Comeback Kid - First Move Chess -First Move Chess


It started with a prize fund of $1.6m and a field of 128 players, and after 432 games and 22 days, the 2019 FIDE World Cup in Khanty-Mansiysk ended in the most dramatic of ways with Teimour Radjabov defying the odds to record one of the biggest upset wins in recent years in a world championship cycle qualifier, as the Azeri underdog beat top seed Ding Liren of China in a tiebreak playoff to take the title.

Although both finalists automatically qualified into next years’ Ekaterinburg Candidates Tournament, all the expectations were that in-form favourite Ding – coming hard on the heels of his Sinquefield Cup playoff victory over Magnus Carlsen in St Louis in late August – would be a shoo-in to win the title – and the odds of the world #3 doing so dramatically increased after his impressive win in game 2 as he took first-blood in the four-game match.

But in a strange turn of events, when victory looked almost within his grasp, Ding blew a critical drawing position in game 3 and duly lost, throwing his opponent a vital lifeline. The final classical game 4 ended in a draw, and with one win apiece, the match moved into a speed tie-break for the title and first prize of $110,000. And after a series of tension-filled draws, Radjabov seized his chance after further blunders from Ding in the final two blitz games (5 min + 3 sec), to claim a stunning 6-4 victory.

The result gives Radjabov, 32, the biggest tournament victory of his life, and a stunning result that could well revive his flagging career. Aged 15, I well remember having a ringside seat in the press room when Radjabov shot to fame in his debut super-tournament with a memorable defeat of Garry Kasparov at Linares in 2003 – but the Baku-born teenage ace never quite lived up to all his early promise.

Up to now, the highlight of his individual career had been a three-way share of first place – alongside Levon Aronian and Veselin Topalov – at Wijk aan Zee in 2007, ahead of a certain rising star-in-the-making, namely a young Magnus Carlsen. In recent years, Radjabov – who married into an oil-rich Azeri family, and devoted to his wife and young daughter – has been semi-retired from the elite circuit, and in a recent interview, he further revealed that he was considering the possibility of retirement…after the World Cup!

Clearly exhausted and a little confused during his post-match interview, Radjabov explained that his victory hadn’t quite sunk in yet. “It’s not like I’m going to celebrate like I was 15 or 16 or something when I beat Garry [Kasparov] for example at Linares,” he said. “I was really happy at the moment, as it was kind of one of the best players of all my life that I was studying his games and so on, and I won against him and I was really happy at that moment. I can’t compare it to today somehow, even though this is a tournament victory and that was just a game victory in the tournament.”

But now a rejuvenated Radjabov could well be turning his thoughts, not to retirement, but instead a good candidates performance to make up for his disastrous last-place finish in London in 2013 – and with a major tournament victory now under his belt (and a return to the world top 10 on the back of his World Cup victory), the comeback kid might well be a force to reckon with once again.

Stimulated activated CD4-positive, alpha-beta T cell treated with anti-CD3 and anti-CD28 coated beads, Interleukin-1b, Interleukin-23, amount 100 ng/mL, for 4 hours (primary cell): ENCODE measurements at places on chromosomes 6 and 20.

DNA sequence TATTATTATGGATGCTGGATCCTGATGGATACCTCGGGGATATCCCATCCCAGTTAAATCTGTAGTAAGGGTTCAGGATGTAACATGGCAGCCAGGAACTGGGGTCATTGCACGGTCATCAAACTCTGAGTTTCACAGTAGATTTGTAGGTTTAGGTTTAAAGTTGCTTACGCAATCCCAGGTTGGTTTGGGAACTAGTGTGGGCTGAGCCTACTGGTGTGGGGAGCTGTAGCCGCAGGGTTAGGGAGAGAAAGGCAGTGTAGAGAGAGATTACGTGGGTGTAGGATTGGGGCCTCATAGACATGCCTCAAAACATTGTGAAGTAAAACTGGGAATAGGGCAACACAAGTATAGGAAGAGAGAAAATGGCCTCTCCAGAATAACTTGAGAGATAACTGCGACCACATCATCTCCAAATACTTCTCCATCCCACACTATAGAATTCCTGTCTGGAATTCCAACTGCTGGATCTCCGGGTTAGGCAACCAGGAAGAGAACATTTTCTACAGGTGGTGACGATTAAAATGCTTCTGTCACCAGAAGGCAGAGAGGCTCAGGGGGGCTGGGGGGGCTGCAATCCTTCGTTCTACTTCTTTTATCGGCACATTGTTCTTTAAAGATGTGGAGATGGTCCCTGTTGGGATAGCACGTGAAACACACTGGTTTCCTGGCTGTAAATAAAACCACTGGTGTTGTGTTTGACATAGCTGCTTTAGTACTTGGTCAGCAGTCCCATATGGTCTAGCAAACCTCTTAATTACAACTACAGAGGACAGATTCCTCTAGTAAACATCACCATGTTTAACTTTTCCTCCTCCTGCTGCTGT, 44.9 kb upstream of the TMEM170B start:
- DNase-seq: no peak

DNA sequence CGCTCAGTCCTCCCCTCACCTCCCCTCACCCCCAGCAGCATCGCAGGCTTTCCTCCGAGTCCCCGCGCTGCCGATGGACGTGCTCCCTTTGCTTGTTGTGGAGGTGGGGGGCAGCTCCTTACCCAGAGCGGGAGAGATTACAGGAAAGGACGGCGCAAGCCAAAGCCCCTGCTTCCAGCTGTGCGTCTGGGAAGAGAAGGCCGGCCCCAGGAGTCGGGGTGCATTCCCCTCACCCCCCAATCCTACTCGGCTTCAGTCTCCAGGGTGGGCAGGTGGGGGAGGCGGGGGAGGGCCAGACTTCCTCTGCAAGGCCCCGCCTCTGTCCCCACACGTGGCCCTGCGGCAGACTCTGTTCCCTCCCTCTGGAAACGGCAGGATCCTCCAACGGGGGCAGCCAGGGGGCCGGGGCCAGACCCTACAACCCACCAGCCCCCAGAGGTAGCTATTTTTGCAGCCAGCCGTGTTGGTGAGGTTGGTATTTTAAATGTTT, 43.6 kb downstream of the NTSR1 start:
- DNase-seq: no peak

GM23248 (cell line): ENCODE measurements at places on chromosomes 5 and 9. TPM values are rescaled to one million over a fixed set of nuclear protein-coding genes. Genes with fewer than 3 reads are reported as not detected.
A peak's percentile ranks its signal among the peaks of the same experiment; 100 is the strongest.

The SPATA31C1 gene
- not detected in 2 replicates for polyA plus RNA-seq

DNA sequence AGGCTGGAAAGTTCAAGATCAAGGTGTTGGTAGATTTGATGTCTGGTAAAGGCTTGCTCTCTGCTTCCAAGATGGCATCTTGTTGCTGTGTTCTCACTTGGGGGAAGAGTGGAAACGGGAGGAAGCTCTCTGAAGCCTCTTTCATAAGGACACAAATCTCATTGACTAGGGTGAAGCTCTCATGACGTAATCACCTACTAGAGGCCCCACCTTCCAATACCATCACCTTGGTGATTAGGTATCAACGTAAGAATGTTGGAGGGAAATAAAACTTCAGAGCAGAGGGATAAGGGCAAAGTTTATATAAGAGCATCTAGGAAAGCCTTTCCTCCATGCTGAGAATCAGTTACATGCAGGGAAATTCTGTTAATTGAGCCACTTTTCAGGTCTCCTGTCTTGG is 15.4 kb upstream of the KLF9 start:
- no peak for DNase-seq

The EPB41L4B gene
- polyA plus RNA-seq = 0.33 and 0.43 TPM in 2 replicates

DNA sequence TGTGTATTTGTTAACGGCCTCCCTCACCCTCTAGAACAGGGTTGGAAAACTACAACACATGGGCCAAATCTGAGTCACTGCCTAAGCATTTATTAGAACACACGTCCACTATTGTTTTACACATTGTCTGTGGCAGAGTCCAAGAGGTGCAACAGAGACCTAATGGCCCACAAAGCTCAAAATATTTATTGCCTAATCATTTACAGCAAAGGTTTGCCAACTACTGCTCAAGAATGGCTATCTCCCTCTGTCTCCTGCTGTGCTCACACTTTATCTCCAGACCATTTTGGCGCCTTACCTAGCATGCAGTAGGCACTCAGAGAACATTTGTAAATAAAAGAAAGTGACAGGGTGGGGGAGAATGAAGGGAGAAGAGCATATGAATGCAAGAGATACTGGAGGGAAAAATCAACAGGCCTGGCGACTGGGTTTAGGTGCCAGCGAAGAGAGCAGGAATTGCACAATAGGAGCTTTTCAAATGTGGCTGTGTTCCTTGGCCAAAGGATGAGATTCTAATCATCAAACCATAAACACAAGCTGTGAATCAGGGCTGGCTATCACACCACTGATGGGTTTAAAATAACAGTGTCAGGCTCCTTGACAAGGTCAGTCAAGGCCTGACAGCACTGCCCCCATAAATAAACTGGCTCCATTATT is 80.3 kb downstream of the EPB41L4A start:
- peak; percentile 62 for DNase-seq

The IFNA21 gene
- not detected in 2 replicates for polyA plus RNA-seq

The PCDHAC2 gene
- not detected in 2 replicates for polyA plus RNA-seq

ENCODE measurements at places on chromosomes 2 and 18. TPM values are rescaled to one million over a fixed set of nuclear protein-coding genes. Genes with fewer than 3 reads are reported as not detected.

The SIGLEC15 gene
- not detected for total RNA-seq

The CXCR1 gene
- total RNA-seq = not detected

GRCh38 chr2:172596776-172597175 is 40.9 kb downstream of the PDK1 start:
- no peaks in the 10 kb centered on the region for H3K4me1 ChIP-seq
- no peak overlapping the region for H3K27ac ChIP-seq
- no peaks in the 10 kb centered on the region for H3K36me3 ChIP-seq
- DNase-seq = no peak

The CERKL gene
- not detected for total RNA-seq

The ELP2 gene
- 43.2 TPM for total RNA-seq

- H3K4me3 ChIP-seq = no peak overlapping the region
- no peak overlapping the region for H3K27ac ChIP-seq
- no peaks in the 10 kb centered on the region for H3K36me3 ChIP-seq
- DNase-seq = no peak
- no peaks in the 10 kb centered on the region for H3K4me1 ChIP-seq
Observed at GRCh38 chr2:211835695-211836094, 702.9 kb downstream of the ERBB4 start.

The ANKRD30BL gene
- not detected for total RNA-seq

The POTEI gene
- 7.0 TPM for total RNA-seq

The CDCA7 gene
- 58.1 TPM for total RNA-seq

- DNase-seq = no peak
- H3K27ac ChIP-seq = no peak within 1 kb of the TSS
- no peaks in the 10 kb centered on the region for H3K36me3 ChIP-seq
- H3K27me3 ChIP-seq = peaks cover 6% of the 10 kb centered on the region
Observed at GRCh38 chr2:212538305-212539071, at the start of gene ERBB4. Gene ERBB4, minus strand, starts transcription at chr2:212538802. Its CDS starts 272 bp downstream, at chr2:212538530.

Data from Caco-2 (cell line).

In the tiebreak playoff for third place, there was some conciliation for Maxime Vachier-Lagrave – who was looking for a finalists’ placing to grab his spot in the candidates – as the Frenchman celebrated a convincing victory by beating China’s Yu Yangyi to claim the bronze medal with a 4-2 match victory.

World Cup Final:
Ding 4-6 Radjabov

Third Place Match:
MVL 4-2 Yu

GM Teimour Radjabov – GM Ding Liren
FIDE World Cup Final, (10)
Sicilian Defence, Boleslavsky variation
1.e4 c5 Needing now to win ‘on-demand’, and as many commentators predicted – including Magnus Carlsen – Ding opts for the Sicilian. 2.Nf3 d6 3.d4 cxd4 4.Nxd4 Nf6 5.Nc3 Nc6 6.Be2 e5 The Boleslavsky variation, named after the Soviet-era theoretician Isaac Boleslavsky, was popular during the mid 20th Century and remains very playable today. 7.Nb3 Be7 8.Bg5 0-0 9.Bxf6 Bxf6 10.Nd5 Radjabov’s knight takes up the d5-outpost of the so-called “Boleslavsky hole” – the idea being a positional battle with White exploiting the backward d6-pawn by reinforcing his control over the d5 square, while Black’s strategy hinges on a queenside minority attack coupled with control over the c4-square. Well, that’s the theory anyway – but both players seem to ignore this. 10…Bg5 11.Bg4 Be6 12.0-0 g6 13.Bxe6 Forced, as …f5 was threatened. 13…fxe6 14.Nc3 Qe7 15.Qd3 Rad8 16.Rad1 a6 17.a3 Kg7 18.Qg3 h5 19.Ne2 d5!?! It’s usually a good sign for Black in the Sicilian if he can get in the thematic central thrust of …d5 – but here, Ding was likely conflicted also with 19…b5, but probably felt the match situation dictated that he had to risk ‘mixing it’ with …d5 to try to unsettle Radjabov… but Radjabov is more than a match for him here. 20.Qc3 Rf6 21.Qc5! The c5 square is a very tempting target. 21…Qf7 22.c3?! The easy option was 22.Na5 more or less forcing 22…Nxa5 23.Qxa5 Rf8 24.f3! with an equal game. But this is a blitz with all the marbles at stake, and even top grandmasters can – and often do – miss unforeseen consequences of their moves, and that’s what happens here. 22…h4 It’s hard to criticise when players have to play quickly in such a high-stakes blitz game – and especially when you are an armchair warrior, with an engine running in the background crunching it all for you! – but they can’t see everything, and both missed the very subtle thunderbolt of 22…Qc7! which leaves White in a quandary, as out of nowhere, suddenly his queen has no squares with the threat simply being …b6 winning the queen! White is now forced into 23.exd5 exd5 24.f3 (What else is there? If 24.f4?! exf4 25.Kh1 b6 26.Qg1 is just ugly. And simply losing is 24.Rxd5? b6 25.Qc4 Qf7! with the pin on the rook being the clincher now, as 26.Rfd1 allows 26…Rxf2 crashing through.) 24…Qf7! Black is in total control, dominating the center and threatening to launch a kingside attack. 23.h3 Rd7? Again, 23…Qc7 does the biz – but now Ding has totally blown his chances, as he allows Radjabov to boss the c5 square with a better piece than his queen: his knight! 24.Qb6! Re7 25.Nc5 Radjabov has a strategically won game from here; all he needs to do is hold his nerve and the position should win itself – and he does this very efficiently! 25…Kh7 26.b4 d4 This is Ding only chance to try to do something, anything. 27.Nd3 Even stronger was 27.c4 followed by Nd3 or simply threatening b4 – but either way, all roads lead to victory for Radjabov. 27…Rd7 28.Qc5 dxc3 29.Qxc3 The weakness on e5 is going to be a killer for Ding – so he has to do something about it, and fast! 29…Bh6 30.a4 Nd4 Desperate times call for desperate measures. 31.Nxd4 exd4 32.Qc4 Qe7 33.Ne5! The knight now bosses the vital e5 square, and something simply has to give for Black. 33…Rc7 34.Qxd4 Bf4 35.Ng4 Rf7 36.e5! Threatening Nf6+ winning the bishop. 36…Rf5 37.b5! With Ding virtually paralysed, Radjabov smoothly moves in for the kill by exploiting Black’s queenside weakness. 37…axb5 38.axb5 g5 39.b6 Rc6 40.Qe4 Rxb6? Frustrated, and now very low on time, Ding blunders away the game and the match. He was in a bad way anyway, but his best try to stay in the game was with 40…Kg7 41.Rd4! and the threat of the rooks doubling on the d-file is going to be tough to meet. And no better was 40…Kg6 41.Rd6! Rxd6 42.exd6 Qxd6 43.Qxb7 Rb5 44.Qa8 and, with the Black king looking vulnerable, eventually the b-pawn will come up trumps. 41.Rd7!! [see diagram] If you are going to win a major title, then do it with a touch of élan! The tactic wins the house, as there’s no stopping the knight fork on f6 as the Rf5 is pinned by the queen. 41…Qxd7 42.Nf6+ Kg7 43.Nxd7 Rb5 44.Qc4 Rd5 45.Nc5 Rfxe5 46.Nxe6+ 1-0